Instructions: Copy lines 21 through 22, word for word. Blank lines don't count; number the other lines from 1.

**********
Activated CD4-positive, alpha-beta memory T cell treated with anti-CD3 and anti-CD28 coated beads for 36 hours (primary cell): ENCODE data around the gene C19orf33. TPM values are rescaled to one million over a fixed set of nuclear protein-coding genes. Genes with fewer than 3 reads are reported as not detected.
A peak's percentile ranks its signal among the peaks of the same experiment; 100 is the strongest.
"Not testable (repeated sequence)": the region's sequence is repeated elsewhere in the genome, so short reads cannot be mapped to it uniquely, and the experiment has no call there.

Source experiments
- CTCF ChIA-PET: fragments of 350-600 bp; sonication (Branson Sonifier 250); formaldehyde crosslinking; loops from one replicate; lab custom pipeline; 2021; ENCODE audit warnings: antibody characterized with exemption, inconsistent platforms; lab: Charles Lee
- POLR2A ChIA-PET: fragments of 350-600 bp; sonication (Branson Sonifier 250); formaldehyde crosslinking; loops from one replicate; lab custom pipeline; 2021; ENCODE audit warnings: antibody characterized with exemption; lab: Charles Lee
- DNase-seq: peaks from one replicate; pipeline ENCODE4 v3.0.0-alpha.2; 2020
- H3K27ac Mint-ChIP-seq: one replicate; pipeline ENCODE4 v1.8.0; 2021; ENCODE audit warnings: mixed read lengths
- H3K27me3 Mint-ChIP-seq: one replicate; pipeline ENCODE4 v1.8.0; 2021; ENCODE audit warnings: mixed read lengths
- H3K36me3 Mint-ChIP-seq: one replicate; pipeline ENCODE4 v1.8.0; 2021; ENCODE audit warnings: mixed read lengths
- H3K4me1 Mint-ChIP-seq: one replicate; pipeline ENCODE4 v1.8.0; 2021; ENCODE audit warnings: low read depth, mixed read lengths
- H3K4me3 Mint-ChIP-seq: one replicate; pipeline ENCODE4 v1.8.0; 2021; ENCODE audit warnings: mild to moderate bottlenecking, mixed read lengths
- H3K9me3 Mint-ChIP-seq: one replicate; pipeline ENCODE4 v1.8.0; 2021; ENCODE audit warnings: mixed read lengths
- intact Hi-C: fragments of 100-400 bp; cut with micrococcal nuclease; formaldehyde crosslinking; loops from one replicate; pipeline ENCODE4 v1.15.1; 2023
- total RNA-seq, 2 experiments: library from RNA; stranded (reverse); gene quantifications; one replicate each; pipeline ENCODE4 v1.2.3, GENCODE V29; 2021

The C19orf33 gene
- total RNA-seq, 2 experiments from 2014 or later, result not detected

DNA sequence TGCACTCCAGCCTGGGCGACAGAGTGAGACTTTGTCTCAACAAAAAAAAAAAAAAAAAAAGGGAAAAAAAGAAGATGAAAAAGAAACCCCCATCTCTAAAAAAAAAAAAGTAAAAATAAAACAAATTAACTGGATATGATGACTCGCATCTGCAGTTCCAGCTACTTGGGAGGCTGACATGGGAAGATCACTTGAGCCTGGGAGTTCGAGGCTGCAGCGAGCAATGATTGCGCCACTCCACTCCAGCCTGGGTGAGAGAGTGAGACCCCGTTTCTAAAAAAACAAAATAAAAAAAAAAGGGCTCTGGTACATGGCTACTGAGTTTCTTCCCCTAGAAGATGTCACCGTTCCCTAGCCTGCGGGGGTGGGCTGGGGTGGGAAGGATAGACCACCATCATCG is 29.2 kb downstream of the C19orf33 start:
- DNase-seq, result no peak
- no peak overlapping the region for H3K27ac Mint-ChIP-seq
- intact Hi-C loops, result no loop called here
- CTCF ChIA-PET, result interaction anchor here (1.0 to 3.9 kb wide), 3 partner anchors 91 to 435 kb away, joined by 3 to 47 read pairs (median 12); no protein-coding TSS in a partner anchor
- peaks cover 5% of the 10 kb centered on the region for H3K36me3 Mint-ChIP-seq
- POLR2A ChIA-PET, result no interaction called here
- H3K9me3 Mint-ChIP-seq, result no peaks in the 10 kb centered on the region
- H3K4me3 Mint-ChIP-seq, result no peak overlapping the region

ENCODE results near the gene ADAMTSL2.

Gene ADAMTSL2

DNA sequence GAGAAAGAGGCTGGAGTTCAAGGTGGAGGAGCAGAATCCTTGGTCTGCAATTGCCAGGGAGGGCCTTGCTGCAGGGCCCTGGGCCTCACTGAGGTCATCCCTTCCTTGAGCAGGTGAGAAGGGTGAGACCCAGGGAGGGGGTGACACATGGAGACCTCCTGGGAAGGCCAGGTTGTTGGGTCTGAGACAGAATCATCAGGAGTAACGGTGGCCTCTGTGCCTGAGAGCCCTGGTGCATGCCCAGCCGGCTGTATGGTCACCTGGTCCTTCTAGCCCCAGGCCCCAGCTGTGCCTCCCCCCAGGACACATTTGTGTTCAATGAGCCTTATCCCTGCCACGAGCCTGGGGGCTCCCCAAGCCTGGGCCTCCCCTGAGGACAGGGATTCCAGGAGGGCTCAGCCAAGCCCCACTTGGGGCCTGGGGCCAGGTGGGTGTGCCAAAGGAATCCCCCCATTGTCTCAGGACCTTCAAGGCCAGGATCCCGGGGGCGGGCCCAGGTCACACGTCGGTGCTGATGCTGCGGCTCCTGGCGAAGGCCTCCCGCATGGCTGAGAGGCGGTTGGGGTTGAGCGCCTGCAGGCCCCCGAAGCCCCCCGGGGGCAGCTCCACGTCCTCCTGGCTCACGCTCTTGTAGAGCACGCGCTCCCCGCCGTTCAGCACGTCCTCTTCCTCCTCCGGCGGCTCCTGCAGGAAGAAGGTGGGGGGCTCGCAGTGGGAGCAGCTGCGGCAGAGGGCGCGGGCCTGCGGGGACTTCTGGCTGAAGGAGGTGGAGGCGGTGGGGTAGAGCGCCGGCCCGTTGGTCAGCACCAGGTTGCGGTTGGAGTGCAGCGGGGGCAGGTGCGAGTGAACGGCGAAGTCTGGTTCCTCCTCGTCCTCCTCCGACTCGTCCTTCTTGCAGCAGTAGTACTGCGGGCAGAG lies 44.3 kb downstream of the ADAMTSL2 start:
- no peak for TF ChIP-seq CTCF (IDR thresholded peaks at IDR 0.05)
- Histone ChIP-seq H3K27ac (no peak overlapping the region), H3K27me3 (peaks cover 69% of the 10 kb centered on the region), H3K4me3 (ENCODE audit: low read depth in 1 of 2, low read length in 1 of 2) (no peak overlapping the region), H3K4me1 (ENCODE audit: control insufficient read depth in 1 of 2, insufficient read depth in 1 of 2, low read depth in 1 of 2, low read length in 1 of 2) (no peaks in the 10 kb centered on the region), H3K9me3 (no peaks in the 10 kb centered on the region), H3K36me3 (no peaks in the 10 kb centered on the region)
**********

- intact Hi-C loops, result no loop called here
- CTCF ChIA-PET, result interaction anchor here (1.0 to 3.9 kb wide), 3 partner anchors 91 to 435 kb away, joined by 3 to 47 read pairs (median 12); no protein-coding TSS in a partner anchor